The X-one 2 is fully assembled out of the box. Unlike with the Qidi Tech I, the extruder is already installed inside the frame. That’s why the X-one 2 makes for an excellent starter 3D printer for total newbies who have never seen a 3D printer in real-life.
Setting up the X-one 2 is incredibly straightforward. Depending on the type of material you want to print out of the box, the initial setup can take either 15 minutes or 30 minutes. If you want to print with PLA, all you have to do is attach the spool holder, load the filament, and you’re good to go as soon as you finish installing the software, which only takes a few minutes.
But if you want to be more daring and start with ABS right away, you also need to install the top-hinged door and the side panels because the X-one 2 needs to be enclosed in order to produce successful results with high-temperature materials. Oh, and the handles also need to be installed in both cases, but that’s the least of your concerns.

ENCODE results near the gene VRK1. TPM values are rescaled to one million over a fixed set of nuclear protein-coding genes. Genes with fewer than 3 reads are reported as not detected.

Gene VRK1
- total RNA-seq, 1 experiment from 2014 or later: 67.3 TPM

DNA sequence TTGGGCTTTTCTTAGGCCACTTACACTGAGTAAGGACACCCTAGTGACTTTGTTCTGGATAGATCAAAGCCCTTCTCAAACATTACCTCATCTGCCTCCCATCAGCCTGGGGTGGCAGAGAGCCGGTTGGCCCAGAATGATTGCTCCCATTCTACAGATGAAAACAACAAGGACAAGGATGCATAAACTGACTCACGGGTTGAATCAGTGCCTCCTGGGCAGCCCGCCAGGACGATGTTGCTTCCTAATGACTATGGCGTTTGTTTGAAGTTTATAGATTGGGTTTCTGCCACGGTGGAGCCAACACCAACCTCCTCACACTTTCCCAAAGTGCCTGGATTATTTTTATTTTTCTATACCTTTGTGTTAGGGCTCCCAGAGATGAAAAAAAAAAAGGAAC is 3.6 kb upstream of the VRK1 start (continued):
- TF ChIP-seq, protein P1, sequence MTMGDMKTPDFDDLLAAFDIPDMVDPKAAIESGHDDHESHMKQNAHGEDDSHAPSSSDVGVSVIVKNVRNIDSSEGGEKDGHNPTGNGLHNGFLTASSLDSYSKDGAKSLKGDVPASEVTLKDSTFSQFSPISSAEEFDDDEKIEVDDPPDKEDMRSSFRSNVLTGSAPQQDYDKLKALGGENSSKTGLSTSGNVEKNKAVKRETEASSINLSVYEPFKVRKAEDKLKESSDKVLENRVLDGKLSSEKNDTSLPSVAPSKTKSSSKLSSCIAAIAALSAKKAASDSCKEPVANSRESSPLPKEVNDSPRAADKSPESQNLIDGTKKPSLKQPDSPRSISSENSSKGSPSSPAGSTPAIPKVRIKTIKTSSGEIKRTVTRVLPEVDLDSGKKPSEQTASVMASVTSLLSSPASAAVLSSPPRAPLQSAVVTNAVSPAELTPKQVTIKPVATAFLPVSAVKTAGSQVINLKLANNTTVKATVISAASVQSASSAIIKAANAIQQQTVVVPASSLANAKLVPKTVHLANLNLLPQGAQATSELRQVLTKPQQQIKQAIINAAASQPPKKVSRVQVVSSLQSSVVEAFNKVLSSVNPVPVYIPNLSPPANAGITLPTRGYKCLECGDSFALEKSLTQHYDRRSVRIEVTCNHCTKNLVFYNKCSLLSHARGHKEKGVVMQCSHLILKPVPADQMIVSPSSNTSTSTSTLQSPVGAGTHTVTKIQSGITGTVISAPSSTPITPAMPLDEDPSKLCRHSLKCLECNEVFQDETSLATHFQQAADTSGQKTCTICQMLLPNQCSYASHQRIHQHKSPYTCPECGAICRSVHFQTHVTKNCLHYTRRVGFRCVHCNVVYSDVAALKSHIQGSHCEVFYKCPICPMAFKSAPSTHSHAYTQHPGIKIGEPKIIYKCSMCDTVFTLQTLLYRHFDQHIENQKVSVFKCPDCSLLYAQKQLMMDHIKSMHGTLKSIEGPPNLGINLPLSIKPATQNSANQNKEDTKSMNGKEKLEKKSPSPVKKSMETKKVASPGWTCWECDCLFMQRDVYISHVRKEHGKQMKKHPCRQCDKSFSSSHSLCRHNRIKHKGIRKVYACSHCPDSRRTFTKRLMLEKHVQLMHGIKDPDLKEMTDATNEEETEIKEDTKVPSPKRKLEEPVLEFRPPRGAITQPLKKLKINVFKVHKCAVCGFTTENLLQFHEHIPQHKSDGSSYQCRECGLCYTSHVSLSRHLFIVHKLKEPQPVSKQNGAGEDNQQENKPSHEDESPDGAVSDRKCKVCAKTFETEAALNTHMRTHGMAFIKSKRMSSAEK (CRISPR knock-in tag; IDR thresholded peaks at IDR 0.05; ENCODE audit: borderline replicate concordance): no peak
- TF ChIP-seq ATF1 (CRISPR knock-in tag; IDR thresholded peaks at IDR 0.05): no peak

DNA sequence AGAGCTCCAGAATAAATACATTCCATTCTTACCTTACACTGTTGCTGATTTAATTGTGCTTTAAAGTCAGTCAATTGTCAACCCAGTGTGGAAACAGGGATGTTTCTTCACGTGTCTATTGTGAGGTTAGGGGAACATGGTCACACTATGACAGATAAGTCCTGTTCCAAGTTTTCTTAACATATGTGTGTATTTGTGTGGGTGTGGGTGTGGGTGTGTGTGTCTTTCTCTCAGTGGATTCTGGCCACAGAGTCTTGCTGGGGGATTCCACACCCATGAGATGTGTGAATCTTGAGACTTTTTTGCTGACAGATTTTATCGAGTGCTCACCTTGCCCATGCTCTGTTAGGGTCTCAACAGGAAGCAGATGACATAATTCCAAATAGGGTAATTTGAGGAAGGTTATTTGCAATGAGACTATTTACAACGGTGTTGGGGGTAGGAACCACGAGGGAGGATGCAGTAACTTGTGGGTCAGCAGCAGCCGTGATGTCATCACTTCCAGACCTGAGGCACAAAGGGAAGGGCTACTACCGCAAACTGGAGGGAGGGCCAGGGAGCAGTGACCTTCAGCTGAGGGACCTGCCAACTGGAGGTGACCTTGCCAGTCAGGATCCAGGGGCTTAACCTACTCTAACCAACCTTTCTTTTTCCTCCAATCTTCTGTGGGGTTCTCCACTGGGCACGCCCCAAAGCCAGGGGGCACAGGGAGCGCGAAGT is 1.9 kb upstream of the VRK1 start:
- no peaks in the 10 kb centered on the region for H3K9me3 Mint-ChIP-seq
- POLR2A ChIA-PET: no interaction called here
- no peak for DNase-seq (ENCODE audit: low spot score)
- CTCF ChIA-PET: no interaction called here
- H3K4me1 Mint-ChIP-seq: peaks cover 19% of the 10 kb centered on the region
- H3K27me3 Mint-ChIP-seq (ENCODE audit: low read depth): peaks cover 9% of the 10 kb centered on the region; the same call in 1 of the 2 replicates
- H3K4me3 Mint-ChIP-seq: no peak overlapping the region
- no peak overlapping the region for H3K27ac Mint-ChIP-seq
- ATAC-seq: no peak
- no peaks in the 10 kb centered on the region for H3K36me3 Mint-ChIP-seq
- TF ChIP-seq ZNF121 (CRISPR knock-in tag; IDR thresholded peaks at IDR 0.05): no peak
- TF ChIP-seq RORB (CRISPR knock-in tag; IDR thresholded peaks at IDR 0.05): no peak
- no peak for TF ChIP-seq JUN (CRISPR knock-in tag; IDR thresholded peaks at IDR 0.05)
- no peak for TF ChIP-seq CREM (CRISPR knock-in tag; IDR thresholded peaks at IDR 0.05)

Everything you need is in the box, including a USB cable, an SD card, and an SD card reader. The instruction manual, software, and test models are all on the SD card, along with several tutorial videos on how to solve the most common problems you’ll encounter. The instruction manual and the printed quick start guide are written in broken but still coherent English. Although there are missing steps and unclear instructions, you should be able to go through the entire initial setup with the provided documentation.
Qidi Tech also includes a sample filament, along with a glue stick. You should throw away both items as soon as you get your hands on them. The sample filament is junk while the glue stick is too sticky and leaves a lot of residue on the build platform, which can be difficult to remove. When you order the X-one 2, make sure to buy filaments as well.